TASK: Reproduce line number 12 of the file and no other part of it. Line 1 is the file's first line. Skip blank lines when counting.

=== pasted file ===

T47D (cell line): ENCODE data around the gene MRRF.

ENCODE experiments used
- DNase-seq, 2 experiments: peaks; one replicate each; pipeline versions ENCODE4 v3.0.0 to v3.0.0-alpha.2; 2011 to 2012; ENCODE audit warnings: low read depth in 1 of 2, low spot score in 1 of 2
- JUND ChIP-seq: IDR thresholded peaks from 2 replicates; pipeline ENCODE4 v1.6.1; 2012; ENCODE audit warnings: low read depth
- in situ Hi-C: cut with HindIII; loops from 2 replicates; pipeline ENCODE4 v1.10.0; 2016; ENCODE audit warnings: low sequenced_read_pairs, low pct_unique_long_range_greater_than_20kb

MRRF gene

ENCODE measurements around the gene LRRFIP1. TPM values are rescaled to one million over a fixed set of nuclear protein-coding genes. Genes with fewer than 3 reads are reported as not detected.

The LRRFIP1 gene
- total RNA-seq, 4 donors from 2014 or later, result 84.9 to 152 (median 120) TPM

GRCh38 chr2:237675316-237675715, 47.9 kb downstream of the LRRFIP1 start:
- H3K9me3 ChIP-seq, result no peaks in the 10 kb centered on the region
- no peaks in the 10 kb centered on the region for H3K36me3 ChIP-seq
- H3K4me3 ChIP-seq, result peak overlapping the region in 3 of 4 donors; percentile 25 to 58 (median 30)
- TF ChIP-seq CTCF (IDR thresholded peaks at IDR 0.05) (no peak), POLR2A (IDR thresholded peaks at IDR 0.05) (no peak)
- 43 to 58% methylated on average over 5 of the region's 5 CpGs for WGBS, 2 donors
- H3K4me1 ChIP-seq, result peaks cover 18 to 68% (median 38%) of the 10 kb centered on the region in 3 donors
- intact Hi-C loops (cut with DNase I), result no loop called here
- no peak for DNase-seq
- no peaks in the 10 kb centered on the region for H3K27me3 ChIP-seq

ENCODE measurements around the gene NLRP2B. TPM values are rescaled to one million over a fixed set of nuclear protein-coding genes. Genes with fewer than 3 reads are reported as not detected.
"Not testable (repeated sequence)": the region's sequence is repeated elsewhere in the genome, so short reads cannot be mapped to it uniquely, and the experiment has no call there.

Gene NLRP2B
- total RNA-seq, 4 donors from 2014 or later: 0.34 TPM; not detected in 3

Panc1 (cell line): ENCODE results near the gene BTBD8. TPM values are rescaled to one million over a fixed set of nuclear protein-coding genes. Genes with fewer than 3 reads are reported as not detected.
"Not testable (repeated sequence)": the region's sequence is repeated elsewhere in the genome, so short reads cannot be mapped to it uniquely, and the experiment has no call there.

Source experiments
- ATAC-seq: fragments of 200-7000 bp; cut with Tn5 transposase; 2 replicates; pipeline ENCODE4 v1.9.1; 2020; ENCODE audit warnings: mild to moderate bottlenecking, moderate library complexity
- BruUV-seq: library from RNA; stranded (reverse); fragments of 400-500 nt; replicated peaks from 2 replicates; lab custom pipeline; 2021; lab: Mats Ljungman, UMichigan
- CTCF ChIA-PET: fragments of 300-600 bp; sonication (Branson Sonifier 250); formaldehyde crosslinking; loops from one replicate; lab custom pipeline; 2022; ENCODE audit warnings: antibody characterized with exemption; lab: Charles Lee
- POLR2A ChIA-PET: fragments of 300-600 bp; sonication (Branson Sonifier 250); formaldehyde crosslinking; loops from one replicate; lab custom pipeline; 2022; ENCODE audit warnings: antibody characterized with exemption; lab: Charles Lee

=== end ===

- no peaks in the 10 kb centered on the region for H3K36me3 ChIP-seq